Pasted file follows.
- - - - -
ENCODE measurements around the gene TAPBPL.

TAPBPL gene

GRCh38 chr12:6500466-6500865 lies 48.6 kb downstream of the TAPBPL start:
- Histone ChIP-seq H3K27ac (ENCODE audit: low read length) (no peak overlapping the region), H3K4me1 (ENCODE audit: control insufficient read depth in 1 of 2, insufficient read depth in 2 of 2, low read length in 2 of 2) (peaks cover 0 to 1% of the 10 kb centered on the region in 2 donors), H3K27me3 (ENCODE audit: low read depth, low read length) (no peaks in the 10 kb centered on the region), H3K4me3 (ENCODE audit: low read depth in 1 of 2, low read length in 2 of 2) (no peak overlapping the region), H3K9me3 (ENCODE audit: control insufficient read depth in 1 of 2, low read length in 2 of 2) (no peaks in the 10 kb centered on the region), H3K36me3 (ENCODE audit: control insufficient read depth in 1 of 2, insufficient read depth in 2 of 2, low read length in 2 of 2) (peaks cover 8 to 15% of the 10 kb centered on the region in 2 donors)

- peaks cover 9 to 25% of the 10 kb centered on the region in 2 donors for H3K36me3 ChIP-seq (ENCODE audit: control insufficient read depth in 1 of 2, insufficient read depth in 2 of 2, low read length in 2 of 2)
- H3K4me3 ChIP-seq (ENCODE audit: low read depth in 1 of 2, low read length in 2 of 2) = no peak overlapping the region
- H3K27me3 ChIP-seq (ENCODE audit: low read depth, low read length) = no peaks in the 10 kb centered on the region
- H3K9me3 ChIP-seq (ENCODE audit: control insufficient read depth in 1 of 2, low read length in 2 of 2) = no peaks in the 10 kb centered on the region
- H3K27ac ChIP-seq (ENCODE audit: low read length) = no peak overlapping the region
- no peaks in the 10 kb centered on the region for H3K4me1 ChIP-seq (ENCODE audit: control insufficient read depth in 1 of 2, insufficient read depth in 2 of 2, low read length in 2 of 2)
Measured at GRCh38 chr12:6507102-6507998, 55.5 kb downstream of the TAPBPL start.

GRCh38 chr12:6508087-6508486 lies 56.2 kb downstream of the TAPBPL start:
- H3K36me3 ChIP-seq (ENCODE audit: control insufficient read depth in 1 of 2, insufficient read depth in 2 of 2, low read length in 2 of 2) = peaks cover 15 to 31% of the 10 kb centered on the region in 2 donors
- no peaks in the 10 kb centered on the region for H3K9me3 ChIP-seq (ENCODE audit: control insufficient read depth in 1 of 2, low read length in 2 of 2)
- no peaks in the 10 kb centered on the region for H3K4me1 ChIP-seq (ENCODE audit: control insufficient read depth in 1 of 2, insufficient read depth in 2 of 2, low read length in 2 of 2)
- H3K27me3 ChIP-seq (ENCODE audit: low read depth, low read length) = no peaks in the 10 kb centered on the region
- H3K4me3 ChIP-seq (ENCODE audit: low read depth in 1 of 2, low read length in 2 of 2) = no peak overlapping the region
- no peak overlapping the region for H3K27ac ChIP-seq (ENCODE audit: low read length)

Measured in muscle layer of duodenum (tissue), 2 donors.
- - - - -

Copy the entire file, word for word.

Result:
ENCODE measurements around the gene TAPBPL.

TAPBPL gene

GRCh38 chr12:6500466-6500865 lies 48.6 kb downstream of the TAPBPL start:
- Histone ChIP-seq H3K27ac (ENCODE audit: low read length) (no peak overlapping the region), H3K4me1 (ENCODE audit: control insufficient read depth in 1 of 2, insufficient read depth in 2 of 2, low read length in 2 of 2) (peaks cover 0 to 1% of the 10 kb centered on the region in 2 donors), H3K27me3 (ENCODE audit: low read depth, low read length) (no peaks in the 10 kb centered on the region), H3K4me3 (ENCODE audit: low read depth in 1 of 2, low read length in 2 of 2) (no peak overlapping the region), H3K9me3 (ENCODE audit: control insufficient read depth in 1 of 2, low read length in 2 of 2) (no peaks in the 10 kb centered on the region), H3K36me3 (ENCODE audit: control insufficient read depth in 1 of 2, insufficient read depth in 2 of 2, low read length in 2 of 2) (peaks cover 8 to 15% of the 10 kb centered on the region in 2 donors)

- peaks cover 9 to 25% of the 10 kb centered on the region in 2 donors for H3K36me3 ChIP-seq (ENCODE audit: control insufficient read depth in 1 of 2, insufficient read depth in 2 of 2, low read length in 2 of 2)
- H3K4me3 ChIP-seq (ENCODE audit: low read depth in 1 of 2, low read length in 2 of 2) = no peak overlapping the region
- H3K27me3 ChIP-seq (ENCODE audit: low read depth, low read length) = no peaks in the 10 kb centered on the region
- H3K9me3 ChIP-seq (ENCODE audit: control insufficient read depth in 1 of 2, low read length in 2 of 2) = no peaks in the 10 kb centered on the region
- H3K27ac ChIP-seq (ENCODE audit: low read length) = no peak overlapping the region
- no peaks in the 10 kb centered on the region for H3K4me1 ChIP-seq (ENCODE audit: control insufficient read depth in 1 of 2, insufficient read depth in 2 of 2, low read length in 2 of 2)
Measured at GRCh38 chr12:6507102-6507998, 55.5 kb downstream of the TAPBPL start.

GRCh38 chr12:6508087-6508486 lies 56.2 kb downstream of the TAPBPL start:
- H3K36me3 ChIP-seq (ENCODE audit: control insufficient read depth in 1 of 2, insufficient read depth in 2 of 2, low read length in 2 of 2) = peaks cover 15 to 31% of the 10 kb centered on the region in 2 donors
- no peaks in the 10 kb centered on the region for H3K9me3 ChIP-seq (ENCODE audit: control insufficient read depth in 1 of 2, low read length in 2 of 2)
- no peaks in the 10 kb centered on the region for H3K4me1 ChIP-seq (ENCODE audit: control insufficient read depth in 1 of 2, insufficient read depth in 2 of 2, low read length in 2 of 2)
- H3K27me3 ChIP-seq (ENCODE audit: low read depth, low read length) = no peaks in the 10 kb centered on the region
- H3K4me3 ChIP-seq (ENCODE audit: low read depth in 1 of 2, low read length in 2 of 2) = no peak overlapping the region
- no peak overlapping the region for H3K27ac ChIP-seq (ENCODE audit: low read length)

Measured in muscle layer of duodenum (tissue), 2 donors.